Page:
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Invisible Stars

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Reseña de álbum

To say the six years between 2006's Welcome to the Drama Club and 2012's Invisible Stars were tough for Everclear is something of an understatement. Only one of the musicians who appeared on Drama Club remains — that would be guitarist/singer Art Alexakis, who already was leading a rejiggered lineup in 2006 and now has a completely different crew on Invisible Stars. This is roughly the same group that appeared on Everclear's pair of 2011 releases of re-recorded hits for budget-line Cleopatra, a sure sign a group has skidded into a rough patch, and if they're not explicitly re-recording songs on Invisible Stars, they're certainly eager to evoke memories of the past by reworking hooks from "Everything to Everyone," "I Will Buy You a New Life," and "Wonderful." Of course, Alexakis has never hidden how he works with a limited palette — he may have expanded sonic horizons on the two-part Songs from an American Movie back in 2000 but he retained allegiance to the same three chords and topics that brought him fame on Sparkle and Fade and So Much for the Afterglow — so this isn't necessarily a fair criticism to level at this late date. What does count is that the hunger to return to the spotlight results in a looser, livelier record than Welcome to the Drama Club; he's so desperate for somebody to pay attention that his hooks are harder, bolder than before and the band rocks, albeit in the coolly restrained manner of seasoned hired hands. Whether this nostalgia — so calculated that the prom queen of "Falling in a Good Way" pointedly enters high school in 1995, the year Everclear had their first big hit, "Santa Monica" (and this album's "Santa Ana Wind" certainly brings to mind that tune as well) — has an audience in 2012 is almost beside the point; after many years in the wilderness, Alexakis has once again found the sound of Everclear on Invisible Stars.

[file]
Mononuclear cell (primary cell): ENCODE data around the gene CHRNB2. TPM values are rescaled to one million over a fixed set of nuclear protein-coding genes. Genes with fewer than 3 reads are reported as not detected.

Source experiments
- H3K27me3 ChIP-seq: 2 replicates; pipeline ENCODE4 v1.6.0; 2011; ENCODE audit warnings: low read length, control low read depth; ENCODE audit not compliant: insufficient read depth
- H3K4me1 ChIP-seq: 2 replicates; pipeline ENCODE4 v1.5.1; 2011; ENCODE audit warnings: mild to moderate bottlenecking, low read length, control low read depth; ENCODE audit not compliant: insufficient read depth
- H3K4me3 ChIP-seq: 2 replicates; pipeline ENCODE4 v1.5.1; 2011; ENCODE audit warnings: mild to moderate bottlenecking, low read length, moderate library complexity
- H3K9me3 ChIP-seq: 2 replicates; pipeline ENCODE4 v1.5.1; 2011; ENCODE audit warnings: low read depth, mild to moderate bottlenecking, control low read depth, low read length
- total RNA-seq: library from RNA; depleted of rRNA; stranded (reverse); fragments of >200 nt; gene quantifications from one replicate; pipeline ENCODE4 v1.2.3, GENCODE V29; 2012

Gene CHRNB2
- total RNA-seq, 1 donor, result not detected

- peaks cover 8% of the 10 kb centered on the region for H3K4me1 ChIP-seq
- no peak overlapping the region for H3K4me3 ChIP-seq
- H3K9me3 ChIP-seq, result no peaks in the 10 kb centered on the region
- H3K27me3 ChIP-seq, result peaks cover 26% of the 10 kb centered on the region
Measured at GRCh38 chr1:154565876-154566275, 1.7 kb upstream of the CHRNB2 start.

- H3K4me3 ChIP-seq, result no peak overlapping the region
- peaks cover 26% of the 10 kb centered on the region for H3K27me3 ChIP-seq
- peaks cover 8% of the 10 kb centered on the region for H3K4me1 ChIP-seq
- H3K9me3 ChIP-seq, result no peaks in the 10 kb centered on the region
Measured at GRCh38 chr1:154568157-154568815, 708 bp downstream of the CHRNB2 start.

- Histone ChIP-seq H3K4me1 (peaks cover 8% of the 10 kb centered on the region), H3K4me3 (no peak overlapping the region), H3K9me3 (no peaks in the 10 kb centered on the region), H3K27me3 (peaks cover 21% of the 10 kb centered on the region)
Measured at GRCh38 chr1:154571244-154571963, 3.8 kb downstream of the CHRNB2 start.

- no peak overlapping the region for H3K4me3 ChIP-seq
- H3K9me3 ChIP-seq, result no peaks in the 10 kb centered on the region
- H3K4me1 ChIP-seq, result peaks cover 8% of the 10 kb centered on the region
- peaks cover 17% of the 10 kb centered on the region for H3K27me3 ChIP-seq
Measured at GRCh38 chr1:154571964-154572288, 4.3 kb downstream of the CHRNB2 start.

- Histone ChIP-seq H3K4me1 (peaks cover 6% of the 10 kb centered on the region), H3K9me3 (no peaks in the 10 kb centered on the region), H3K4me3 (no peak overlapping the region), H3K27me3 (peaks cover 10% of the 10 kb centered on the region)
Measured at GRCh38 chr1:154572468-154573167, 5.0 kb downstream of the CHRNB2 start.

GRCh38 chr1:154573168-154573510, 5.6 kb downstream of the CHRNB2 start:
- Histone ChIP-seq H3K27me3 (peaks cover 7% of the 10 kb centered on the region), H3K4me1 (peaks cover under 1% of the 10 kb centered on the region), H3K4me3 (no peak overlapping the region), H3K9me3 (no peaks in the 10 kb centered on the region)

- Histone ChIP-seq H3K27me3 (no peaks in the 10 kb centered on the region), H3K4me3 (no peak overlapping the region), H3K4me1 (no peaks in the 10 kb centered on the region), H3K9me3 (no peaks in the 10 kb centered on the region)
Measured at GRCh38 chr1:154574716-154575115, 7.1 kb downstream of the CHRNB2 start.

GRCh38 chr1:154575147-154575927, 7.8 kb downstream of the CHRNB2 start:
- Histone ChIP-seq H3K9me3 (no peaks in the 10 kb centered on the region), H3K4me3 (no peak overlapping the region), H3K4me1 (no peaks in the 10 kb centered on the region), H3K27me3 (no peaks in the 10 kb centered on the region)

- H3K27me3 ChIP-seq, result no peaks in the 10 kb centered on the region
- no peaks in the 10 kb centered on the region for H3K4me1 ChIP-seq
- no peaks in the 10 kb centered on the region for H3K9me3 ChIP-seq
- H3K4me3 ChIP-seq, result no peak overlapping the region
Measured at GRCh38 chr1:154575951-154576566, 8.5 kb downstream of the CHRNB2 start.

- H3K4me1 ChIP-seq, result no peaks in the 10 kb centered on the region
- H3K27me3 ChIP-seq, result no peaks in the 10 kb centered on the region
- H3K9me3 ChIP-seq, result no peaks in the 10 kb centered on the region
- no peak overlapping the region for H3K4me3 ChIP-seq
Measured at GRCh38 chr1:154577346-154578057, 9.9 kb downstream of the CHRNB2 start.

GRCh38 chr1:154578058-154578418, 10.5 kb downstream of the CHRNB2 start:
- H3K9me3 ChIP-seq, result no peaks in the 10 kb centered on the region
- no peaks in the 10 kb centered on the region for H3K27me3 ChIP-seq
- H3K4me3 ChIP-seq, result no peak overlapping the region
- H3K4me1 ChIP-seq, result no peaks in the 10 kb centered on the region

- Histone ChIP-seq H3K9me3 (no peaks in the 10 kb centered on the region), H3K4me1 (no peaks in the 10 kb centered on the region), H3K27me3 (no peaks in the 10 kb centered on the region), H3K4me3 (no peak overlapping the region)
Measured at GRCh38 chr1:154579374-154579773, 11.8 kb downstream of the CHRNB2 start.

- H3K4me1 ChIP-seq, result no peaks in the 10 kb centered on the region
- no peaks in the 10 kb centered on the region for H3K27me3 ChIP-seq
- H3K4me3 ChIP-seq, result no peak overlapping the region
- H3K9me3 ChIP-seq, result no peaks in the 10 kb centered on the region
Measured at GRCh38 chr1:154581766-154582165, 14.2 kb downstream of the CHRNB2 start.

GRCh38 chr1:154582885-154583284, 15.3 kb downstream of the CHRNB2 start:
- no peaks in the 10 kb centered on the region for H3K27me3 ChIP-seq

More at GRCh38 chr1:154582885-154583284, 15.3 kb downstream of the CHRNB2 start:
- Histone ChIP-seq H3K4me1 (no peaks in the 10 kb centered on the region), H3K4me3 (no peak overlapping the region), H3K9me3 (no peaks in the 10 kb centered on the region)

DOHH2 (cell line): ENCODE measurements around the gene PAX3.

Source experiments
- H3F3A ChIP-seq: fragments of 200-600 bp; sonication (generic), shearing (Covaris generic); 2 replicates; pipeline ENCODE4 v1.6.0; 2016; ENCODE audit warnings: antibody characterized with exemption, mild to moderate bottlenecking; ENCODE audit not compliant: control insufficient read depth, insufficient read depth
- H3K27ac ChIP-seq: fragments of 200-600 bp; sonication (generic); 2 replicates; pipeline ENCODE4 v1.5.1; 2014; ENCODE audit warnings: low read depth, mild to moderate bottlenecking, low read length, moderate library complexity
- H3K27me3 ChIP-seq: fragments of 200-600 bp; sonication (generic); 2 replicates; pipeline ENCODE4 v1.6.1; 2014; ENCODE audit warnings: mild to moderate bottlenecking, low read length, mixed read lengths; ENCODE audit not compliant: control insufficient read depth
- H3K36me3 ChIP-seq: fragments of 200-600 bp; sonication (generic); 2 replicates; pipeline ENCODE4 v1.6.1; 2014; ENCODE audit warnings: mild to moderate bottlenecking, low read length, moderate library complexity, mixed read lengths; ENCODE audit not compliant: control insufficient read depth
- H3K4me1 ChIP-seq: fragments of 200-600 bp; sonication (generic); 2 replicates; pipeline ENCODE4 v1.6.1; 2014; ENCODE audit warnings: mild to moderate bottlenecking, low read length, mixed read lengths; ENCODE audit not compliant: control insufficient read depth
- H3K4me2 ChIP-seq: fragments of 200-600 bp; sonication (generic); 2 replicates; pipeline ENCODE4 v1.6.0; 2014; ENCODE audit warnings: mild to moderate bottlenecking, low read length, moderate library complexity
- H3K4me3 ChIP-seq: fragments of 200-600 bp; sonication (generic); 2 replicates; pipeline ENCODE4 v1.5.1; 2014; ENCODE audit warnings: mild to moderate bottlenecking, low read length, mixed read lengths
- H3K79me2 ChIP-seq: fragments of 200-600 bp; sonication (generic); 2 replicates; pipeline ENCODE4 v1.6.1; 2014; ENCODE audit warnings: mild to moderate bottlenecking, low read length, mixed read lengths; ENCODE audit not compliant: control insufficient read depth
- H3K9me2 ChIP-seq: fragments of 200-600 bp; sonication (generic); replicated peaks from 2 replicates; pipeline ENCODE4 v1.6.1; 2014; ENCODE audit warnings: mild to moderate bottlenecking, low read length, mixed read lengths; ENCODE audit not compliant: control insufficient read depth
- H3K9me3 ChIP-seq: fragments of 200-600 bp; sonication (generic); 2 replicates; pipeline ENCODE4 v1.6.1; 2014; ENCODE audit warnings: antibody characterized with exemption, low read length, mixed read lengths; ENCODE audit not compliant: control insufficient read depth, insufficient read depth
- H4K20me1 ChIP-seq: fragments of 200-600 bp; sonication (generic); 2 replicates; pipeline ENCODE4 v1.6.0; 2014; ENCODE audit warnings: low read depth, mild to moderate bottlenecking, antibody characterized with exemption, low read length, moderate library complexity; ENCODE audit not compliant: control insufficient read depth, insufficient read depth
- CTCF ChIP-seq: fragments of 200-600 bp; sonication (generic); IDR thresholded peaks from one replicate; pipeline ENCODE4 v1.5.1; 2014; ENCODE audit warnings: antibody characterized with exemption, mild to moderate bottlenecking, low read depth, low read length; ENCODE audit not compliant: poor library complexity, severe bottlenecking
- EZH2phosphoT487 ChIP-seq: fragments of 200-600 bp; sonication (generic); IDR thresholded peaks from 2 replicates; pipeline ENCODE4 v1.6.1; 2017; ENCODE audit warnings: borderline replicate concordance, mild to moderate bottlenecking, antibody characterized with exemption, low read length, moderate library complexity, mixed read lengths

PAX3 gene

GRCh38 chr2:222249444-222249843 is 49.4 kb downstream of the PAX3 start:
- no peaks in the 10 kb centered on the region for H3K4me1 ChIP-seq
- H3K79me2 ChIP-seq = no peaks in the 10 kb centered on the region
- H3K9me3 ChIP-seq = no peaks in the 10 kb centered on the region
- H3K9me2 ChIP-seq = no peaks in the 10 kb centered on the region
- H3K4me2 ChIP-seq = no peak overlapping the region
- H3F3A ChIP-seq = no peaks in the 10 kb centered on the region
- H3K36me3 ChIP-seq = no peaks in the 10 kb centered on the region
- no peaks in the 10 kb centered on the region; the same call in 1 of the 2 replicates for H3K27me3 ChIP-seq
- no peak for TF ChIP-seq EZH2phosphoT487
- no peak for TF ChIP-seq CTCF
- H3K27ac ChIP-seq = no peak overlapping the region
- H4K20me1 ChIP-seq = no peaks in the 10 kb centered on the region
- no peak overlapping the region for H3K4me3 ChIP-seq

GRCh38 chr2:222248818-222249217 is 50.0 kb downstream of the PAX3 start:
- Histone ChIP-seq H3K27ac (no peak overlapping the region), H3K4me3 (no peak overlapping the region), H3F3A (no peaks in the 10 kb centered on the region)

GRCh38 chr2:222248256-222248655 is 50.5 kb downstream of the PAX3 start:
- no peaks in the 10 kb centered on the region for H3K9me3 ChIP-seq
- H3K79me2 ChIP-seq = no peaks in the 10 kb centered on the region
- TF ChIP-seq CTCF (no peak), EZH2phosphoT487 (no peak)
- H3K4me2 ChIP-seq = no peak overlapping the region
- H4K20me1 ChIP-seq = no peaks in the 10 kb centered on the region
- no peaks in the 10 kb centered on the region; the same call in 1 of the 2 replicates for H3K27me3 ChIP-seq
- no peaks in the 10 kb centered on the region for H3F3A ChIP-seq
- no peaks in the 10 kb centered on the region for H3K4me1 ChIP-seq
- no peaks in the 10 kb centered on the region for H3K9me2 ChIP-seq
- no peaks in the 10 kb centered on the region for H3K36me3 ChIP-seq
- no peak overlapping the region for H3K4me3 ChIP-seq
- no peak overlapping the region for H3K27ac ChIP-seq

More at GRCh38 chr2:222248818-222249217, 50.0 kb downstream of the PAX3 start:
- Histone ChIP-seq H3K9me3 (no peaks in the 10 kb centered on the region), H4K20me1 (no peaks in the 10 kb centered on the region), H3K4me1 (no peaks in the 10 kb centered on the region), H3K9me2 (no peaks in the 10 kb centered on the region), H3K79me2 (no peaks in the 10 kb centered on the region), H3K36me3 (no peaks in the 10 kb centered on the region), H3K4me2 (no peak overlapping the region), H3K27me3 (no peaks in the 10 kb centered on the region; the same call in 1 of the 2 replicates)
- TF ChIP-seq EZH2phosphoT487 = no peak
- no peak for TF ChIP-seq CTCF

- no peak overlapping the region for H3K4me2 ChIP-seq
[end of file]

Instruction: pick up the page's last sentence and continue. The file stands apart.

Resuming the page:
Reseñas de clientes

A Step in the Right Direction

When I got the album I immediately stopped what I was doing, put on my Bose Quiet Comfort headphones, blocked out the world, and listened to the album 3 times in a row. I was anxious to see what my childhood favorite band had produced. After listening to the album I came to this conclusion: If you go into this album expecting it to sound like Colorfinger(Art's first band), World of Noise, Sparkle and Fade, or So Much for the Afterglow, you will be disappointed. The Art that wrote this album is 20+ years sober, married 4 times, has kids, and is much older. The album lacks the grit that was appealing about the late 80's early 90's albums. This does not mean the album is bad, just a different kind of Everclear. There are no songs that sound like "13 Years", "The Color Pit", "Nervous and Weird", "Fire Maple Song", or "Heroin Girl". I miss the songs that are about being newly sober and the struggle of maintaining relationships that were based around drug addiction. The biggest thing this album lacks is an ability to be timeless. I can put in my Colorfinger CD at any point in my life and be able to relate to it and feel the emotion that was put into the album. Invisible Stars does not have a timeless feel to it. This album is certainly the best work Art has done in a long time, but with that said there is still room to improve. This album isn't punk/ hard rock. It is more of a pop rock album. In my opinion, Art needs to listen to some X and remember the sounds that shaped his music early in his career. He needs to strip away the key boards and synthesizers and play the pure gritty sounds he use to. He needs to find the infusion of punk and country he used to have mastered unlike any other artist out there. Once he does this he will have that one of a kind sound that made him such a success. With so many bands out there, it is easy to be forgotten when you sound like everyone else.

Well Well Well

It appears as though ive won the race.......its nice to have new songs to listen to, been a long time. I hear a lot of the old songs in here for sure, which i guess can be good or bad depending on what you were hoping for, but its a solid effort nonetheless.

Great job Art!

I've always been an Everclear fan, but being 16, I don't really remember them releasing a new album. So I was thrilled when I read about Invisible Stars, and they didn't disappoint! Great sound throughout the entire album. Cheery, upbeat music with the somewhat dark and very meaningful lyrics we've all loved over the years.

Biografía

Fecha de formación: Portland, OR, 1992

Género: Rock

Años de actividad: '90s, '00s, '10s

Though Everclear's Northwestern grunge-punk style was hardly revolutionary when the band rose to popularity in 1995, the trio's hook-ridden songs and Art Alexakis' "us against them" lyrics were taken to heart by bored Gen-X teens. Everclear's sound reflected the rock, post-punk, and singer/songwriter influences of frontman Alexakis, including acts like X, the Replacements, the Pixies, Bruce Springsteen, Tom Petty, and...
Biografía completa
Invisible Stars, Everclear
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